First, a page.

I envisage that at Eduweek 2021, on the back of this unprecedented period; speaker topics will be around the pandemic and sharing the learnings. It is important for the industry to learn from how organisations in the private sector have responded – and how government agencies and departments have responded, and to learn how SOEs, with their many essential workers, have survived through lockdown. EAPA and Eduweek are going to play a critical part in showcasing a lot of this work.
We know that at our 2021 event we will be talking about COVID-19 as a pandemic: how it has catapulted the industry forward
Personally speaking, I am proud of the health and wellness work we have done at Transnet. I have led the charge on this and have also been appointed as the COVID-109 compliance officer, because The Disaster Management Act requires it. It is a big company which is very complex, but we are really trying to keep our eye on the ball and be very direct with our protocols, in the way that we apply the regulations, while supporting our staff and educating them, and supporting their families, knowing that we can do all that we can in the workplace, but if people go home and they don’t social distance we have got a problem.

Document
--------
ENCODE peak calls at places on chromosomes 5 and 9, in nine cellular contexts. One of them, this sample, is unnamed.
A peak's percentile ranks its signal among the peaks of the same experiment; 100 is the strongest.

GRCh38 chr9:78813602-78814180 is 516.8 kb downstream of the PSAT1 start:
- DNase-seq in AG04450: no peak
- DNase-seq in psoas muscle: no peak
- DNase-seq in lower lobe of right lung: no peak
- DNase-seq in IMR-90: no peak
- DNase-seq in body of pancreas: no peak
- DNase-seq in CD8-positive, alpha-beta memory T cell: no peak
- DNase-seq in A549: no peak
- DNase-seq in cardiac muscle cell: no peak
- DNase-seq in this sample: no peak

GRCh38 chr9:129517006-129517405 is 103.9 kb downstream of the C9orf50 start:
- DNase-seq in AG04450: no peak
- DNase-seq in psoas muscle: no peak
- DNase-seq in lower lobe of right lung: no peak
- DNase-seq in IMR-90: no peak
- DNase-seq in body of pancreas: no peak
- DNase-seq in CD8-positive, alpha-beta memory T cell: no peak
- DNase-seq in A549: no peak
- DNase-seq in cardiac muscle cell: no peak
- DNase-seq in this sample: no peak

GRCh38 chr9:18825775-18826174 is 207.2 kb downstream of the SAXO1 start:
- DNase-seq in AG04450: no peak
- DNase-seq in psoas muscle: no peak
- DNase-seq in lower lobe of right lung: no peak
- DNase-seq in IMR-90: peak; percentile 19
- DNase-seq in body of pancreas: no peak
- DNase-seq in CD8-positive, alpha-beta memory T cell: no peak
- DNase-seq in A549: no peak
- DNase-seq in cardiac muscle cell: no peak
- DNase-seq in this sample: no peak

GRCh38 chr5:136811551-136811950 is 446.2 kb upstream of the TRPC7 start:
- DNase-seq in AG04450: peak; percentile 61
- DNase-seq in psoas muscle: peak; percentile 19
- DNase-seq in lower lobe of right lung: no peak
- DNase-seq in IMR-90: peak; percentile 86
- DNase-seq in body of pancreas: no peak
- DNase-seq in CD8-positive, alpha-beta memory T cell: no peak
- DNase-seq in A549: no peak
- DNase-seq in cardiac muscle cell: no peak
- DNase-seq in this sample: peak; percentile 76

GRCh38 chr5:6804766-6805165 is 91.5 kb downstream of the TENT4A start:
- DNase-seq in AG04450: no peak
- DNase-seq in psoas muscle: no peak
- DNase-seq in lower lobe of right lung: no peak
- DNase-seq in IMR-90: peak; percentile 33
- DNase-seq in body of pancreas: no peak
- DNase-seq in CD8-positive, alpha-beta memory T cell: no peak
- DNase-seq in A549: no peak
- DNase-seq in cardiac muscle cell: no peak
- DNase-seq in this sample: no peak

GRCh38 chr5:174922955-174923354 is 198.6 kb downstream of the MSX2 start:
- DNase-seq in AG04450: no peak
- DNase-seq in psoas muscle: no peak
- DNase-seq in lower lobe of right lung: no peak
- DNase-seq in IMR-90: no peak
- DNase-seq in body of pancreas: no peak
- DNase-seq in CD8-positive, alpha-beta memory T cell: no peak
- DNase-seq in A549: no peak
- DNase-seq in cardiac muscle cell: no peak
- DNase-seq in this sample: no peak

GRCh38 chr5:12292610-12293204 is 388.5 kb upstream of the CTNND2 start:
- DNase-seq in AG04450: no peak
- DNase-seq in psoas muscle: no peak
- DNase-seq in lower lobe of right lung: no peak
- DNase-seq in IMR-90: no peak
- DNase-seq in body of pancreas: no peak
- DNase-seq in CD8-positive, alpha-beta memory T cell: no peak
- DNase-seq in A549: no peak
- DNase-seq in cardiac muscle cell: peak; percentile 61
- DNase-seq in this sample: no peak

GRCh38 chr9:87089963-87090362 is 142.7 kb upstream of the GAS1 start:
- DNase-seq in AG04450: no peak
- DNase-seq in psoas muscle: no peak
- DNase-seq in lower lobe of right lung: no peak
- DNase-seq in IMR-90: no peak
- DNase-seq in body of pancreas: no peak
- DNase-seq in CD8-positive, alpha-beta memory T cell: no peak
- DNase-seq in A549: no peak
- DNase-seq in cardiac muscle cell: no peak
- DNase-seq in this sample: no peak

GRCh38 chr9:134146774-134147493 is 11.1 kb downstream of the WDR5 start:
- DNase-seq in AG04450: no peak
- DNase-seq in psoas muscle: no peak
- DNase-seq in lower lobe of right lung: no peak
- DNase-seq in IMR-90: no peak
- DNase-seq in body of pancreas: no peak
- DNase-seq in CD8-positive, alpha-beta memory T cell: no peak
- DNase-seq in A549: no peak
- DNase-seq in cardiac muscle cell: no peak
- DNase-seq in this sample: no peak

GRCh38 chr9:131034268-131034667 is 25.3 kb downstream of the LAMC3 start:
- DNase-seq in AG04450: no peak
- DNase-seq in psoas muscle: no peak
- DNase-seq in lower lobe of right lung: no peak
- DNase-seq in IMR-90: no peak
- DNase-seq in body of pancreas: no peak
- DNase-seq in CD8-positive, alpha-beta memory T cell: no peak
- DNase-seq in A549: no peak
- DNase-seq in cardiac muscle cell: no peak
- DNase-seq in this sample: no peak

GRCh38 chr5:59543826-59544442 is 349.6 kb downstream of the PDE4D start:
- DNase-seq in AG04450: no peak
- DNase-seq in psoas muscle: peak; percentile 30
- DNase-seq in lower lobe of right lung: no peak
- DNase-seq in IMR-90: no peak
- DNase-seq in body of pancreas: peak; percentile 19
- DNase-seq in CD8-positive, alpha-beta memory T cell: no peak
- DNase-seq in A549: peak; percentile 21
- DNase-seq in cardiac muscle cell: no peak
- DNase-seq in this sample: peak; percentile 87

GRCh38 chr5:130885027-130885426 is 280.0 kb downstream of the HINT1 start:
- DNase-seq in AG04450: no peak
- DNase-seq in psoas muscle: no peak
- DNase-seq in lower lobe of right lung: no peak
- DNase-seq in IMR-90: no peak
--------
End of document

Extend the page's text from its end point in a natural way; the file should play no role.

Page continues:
We have a behaviour-change programme in progress at the moment rooted in positive psychology – this is one of the areas I believe EAPs and wellness managers to be really strong. We’ve started looking at behaviour change, giving people agency and finding a balance, because what the organisation is doing for employees is all very well but what are they doing when they go home – are they physically distancing and wearing a mask? This is EAP pure and simple and Eduweek 2021 is going to be about showcasing, learning and moving forward. It is going to make for powerful discussion.
STAKE HOLDER RELATIONS AND SPONSORSHIP
Dr. Marion Borcherds has worked within the field of Employee Assistance for the last 20 years in both a senior manager and executive position. She is currently employed at Transnet as the Group Employee Wellness and Transformation Manager, managing the components of EAP, Absenteeism management, Medical schemes, Incapacity and disability management, the HIV/AIDS Workplace programme as well as the Transformation portfolio. She is a thought leader in the employee wellness space, having designed, implemented and managed EWP programmes for both government and para-statals over the years.
She has also worked in academia and private and her expertise in mental health and gender and reproductive health is worthy of noting. Dr. Borcherds is a regular speaker at local conferences on various Employee Wellness related topics.